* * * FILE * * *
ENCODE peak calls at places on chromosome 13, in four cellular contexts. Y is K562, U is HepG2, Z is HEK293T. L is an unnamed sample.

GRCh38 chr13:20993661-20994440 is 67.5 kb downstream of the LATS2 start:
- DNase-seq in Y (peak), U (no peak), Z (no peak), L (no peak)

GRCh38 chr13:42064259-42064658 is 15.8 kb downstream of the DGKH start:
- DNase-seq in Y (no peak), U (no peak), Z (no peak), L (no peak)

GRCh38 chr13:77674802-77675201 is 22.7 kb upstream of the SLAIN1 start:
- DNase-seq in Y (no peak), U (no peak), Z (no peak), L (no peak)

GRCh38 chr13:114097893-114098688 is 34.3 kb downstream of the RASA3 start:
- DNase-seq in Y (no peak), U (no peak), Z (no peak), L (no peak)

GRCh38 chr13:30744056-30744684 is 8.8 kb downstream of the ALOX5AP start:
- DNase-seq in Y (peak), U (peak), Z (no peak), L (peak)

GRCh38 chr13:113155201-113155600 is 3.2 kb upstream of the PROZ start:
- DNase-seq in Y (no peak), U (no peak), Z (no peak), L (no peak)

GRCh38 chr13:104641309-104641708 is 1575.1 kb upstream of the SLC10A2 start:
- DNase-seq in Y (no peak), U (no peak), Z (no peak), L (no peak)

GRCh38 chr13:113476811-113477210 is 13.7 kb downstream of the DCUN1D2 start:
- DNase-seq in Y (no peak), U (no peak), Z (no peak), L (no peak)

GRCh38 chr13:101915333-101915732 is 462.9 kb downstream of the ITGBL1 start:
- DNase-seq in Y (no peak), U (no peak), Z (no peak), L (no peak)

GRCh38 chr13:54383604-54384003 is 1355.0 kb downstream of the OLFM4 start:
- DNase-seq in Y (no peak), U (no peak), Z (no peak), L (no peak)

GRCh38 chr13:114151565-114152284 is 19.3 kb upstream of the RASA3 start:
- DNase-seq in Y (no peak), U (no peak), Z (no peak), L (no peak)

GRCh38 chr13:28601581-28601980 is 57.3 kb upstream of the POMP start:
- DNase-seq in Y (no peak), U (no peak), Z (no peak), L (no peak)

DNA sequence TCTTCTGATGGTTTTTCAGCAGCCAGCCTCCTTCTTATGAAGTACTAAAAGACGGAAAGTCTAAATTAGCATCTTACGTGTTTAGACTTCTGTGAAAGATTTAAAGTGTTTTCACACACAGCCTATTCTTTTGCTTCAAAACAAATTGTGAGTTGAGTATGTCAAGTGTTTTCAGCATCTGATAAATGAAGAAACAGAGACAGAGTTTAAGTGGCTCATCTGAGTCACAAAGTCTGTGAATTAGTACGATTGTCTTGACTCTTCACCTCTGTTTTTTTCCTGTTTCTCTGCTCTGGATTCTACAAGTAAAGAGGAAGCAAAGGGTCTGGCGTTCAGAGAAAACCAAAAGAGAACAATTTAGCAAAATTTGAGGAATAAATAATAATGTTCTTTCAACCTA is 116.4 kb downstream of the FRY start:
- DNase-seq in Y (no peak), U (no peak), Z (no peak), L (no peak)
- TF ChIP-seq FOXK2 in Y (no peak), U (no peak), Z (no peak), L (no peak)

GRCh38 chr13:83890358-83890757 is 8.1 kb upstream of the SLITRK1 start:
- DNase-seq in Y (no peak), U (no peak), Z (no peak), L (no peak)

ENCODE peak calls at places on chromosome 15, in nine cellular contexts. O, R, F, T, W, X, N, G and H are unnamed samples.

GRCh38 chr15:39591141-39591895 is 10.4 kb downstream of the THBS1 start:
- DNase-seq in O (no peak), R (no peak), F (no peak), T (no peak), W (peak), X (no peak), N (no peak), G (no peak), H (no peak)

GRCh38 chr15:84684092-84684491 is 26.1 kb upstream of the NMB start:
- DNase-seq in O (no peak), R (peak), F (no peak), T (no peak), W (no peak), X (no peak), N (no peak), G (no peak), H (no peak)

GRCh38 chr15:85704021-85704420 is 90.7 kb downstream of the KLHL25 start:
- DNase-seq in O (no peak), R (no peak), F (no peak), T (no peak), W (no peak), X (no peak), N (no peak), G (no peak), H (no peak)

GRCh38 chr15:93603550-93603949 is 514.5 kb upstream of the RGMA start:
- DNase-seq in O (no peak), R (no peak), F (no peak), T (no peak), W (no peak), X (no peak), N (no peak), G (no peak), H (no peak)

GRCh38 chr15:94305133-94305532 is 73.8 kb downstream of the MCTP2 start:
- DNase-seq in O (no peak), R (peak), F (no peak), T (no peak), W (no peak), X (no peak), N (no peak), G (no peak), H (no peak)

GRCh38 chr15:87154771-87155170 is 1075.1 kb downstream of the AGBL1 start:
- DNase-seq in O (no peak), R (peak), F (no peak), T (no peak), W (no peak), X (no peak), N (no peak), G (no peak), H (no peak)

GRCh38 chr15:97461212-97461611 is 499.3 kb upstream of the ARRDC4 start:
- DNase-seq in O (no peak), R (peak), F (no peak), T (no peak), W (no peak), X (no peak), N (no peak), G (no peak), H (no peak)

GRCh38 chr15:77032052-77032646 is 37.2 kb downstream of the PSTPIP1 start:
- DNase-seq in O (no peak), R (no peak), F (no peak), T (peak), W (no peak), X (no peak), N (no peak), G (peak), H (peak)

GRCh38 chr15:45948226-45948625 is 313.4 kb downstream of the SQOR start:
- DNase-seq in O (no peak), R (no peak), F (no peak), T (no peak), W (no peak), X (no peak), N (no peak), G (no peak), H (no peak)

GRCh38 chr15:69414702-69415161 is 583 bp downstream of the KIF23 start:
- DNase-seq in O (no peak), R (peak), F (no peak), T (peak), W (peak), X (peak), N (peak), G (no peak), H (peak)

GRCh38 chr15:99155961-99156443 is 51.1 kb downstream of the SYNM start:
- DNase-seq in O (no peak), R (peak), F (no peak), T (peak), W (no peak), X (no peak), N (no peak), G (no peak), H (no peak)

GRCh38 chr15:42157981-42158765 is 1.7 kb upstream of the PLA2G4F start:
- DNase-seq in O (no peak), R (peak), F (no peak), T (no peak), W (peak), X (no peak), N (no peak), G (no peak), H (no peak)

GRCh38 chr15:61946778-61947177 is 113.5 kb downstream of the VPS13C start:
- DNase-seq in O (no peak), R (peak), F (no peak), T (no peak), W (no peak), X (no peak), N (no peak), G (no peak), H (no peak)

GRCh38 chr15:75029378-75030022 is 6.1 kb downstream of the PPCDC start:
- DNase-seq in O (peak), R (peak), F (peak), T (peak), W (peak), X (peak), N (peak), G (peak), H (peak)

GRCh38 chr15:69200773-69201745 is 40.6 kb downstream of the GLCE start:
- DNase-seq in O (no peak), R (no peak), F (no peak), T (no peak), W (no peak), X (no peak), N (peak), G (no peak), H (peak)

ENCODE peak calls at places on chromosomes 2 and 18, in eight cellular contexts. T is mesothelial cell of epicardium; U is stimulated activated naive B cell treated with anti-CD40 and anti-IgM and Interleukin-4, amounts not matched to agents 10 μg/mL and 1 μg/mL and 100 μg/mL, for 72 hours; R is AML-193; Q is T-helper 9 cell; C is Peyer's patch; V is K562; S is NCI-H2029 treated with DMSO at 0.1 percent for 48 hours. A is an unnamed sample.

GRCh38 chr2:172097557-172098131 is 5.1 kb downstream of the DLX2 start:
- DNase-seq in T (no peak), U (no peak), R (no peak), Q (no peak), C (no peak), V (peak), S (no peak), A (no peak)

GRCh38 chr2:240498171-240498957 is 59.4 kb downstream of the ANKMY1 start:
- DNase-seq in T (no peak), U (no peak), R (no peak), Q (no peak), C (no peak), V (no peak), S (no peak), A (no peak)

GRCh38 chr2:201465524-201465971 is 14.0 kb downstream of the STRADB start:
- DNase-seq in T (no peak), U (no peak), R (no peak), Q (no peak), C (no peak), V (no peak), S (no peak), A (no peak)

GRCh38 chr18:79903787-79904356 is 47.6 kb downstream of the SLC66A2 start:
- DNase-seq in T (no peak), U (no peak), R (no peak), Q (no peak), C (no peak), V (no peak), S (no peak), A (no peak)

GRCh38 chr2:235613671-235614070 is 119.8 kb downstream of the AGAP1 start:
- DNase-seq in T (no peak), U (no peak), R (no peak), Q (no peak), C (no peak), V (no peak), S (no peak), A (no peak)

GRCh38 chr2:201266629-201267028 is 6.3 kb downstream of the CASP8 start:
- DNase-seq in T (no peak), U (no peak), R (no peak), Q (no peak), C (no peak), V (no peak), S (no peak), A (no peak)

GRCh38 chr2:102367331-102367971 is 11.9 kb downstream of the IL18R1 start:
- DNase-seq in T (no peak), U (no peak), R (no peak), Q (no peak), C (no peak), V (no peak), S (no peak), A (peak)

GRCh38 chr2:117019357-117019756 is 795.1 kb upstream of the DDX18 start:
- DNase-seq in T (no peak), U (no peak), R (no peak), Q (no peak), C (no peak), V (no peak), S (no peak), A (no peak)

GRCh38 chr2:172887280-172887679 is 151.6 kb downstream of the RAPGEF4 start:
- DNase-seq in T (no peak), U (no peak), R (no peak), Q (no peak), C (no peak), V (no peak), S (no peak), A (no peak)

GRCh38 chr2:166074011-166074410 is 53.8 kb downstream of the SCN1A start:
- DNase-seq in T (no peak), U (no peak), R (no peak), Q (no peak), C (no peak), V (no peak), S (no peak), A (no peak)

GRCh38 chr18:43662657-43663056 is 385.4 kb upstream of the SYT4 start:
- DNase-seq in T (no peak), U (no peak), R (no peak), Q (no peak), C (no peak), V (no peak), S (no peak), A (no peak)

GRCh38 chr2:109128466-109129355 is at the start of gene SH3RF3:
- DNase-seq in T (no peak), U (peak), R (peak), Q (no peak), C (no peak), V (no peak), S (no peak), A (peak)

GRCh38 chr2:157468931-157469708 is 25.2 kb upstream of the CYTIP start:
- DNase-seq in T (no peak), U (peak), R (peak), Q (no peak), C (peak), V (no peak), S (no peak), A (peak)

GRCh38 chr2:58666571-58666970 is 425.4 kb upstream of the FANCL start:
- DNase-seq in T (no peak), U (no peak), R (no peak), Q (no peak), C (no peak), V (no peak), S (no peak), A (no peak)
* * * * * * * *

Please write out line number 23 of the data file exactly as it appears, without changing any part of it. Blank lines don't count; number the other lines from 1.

- DNase-seq in Y (no peak), U (no peak), Z (no peak), L (no peak)